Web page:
War. Huh! What is it good for? Making lots of money! (Iraq). But then there’s total war, too, such as World War 2 when the common folk had to go into battle while the privileged gave them orders. But it was all to protect our way of life! Well, the privileged were doing well before the war, and the poor had it bad, and that’s how it has been afterwards and ever since. So that’s the way of life all the common folk were asked to protect. Sometimes I think it might be time to give those commoners a break….NAH.
- Cut Vital Public Services
Nee-naw nee-naw nee-naw. That’s the sound of an ambulance arriving 3-hours too late. The rich can pay for private healthcare, but the poor tend to rely on the NHS. But we can’t make this service too efficient because if the poor aren’t worrying about their health, then they may be trying to steal a slice of dosh from the rich.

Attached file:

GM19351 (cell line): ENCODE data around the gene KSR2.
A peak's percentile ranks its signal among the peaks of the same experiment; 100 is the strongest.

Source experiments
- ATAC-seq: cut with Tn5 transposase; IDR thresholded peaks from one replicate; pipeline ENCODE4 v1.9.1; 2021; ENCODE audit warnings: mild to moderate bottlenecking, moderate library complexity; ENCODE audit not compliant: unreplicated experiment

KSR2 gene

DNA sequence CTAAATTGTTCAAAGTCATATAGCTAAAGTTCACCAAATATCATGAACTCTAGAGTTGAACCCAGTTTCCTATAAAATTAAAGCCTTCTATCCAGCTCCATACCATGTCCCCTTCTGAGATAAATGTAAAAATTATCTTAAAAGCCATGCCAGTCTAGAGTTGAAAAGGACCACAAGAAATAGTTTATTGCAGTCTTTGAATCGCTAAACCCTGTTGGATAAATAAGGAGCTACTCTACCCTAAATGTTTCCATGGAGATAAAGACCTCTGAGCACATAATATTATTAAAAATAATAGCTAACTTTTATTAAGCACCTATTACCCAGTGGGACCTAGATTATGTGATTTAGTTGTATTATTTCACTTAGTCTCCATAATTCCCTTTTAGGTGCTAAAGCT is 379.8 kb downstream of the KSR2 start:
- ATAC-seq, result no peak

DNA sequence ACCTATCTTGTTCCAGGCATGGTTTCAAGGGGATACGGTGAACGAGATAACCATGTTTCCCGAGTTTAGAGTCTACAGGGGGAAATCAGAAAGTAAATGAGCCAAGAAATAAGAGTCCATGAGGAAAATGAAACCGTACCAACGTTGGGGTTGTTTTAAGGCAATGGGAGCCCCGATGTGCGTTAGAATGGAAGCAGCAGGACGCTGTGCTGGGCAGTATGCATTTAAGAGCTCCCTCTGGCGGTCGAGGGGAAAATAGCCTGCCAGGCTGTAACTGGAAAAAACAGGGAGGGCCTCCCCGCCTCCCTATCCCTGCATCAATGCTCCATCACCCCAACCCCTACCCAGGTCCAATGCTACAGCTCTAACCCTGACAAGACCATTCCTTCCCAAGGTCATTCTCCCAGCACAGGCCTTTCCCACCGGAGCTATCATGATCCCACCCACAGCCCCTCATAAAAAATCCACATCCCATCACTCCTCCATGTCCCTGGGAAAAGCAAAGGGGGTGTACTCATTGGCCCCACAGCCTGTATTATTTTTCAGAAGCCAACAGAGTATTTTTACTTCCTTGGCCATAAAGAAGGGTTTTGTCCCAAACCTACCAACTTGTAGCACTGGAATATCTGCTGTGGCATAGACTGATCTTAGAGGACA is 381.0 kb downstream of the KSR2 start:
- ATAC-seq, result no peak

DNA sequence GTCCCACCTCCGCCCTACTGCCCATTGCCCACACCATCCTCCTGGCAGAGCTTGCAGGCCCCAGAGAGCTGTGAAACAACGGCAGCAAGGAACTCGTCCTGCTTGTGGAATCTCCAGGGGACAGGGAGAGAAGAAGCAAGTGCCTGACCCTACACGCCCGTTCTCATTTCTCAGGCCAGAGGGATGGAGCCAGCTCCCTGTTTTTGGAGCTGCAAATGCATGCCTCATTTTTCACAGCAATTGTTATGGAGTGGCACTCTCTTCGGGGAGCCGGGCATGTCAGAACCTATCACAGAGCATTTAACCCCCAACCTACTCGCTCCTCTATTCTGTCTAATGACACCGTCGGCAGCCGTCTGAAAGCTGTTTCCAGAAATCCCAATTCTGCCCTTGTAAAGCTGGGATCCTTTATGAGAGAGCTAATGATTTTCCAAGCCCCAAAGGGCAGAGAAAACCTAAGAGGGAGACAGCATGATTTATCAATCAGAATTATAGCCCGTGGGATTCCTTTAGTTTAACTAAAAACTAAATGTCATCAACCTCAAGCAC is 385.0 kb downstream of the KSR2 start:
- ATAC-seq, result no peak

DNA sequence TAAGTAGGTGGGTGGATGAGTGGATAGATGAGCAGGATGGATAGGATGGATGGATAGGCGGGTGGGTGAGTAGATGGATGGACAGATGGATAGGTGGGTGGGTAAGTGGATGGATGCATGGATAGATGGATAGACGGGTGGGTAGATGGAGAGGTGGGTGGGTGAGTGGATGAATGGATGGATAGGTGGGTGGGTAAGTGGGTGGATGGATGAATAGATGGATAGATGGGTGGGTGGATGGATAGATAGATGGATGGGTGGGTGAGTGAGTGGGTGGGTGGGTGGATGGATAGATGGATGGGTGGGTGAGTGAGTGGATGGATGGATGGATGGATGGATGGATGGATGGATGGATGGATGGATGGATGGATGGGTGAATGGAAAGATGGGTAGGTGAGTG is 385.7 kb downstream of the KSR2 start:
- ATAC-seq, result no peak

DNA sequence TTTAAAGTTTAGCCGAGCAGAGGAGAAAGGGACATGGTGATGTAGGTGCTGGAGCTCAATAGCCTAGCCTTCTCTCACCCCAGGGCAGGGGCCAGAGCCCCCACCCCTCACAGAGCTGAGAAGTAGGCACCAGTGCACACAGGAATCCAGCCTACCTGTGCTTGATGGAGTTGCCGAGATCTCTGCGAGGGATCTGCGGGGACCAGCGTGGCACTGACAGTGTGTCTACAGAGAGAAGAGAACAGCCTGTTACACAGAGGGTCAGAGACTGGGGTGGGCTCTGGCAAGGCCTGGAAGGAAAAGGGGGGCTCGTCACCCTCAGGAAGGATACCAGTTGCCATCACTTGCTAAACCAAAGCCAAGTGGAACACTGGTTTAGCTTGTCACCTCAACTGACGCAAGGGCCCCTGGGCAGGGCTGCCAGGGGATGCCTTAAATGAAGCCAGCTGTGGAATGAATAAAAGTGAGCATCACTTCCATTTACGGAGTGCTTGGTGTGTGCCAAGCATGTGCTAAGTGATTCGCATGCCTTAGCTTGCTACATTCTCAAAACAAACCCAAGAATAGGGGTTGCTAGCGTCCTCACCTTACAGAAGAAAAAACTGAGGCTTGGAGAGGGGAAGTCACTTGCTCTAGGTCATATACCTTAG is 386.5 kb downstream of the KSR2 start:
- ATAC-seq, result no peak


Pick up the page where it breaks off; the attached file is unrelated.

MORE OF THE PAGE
Bankers (rhymes with wankers) storms in at #7. They take risks and the masses pay the price. The bank charges you a fee if your account balance drops below a certain level (yeah, cos that’s going to help my low bank balance), and they make you pay higher interest rates on loans because you haven’t got a summer house to put up as collateral. Expect this one to rocket up the charts in the coming weeks.
- Demonising the Welfare State
This is a zinger. Demonising the Welfare State (B-Side: Fuck Communism) is a new one, and expect it to linger in the charts for at least another 5 years. If the most vulnerable members of society are having a hard time, get everyone to turn against them. This distracts from the bankers (rhymes with wankers) and other Chosen Ones who are slowly killing the working class. That’s right-wing morality for ya!
- Withdraw Power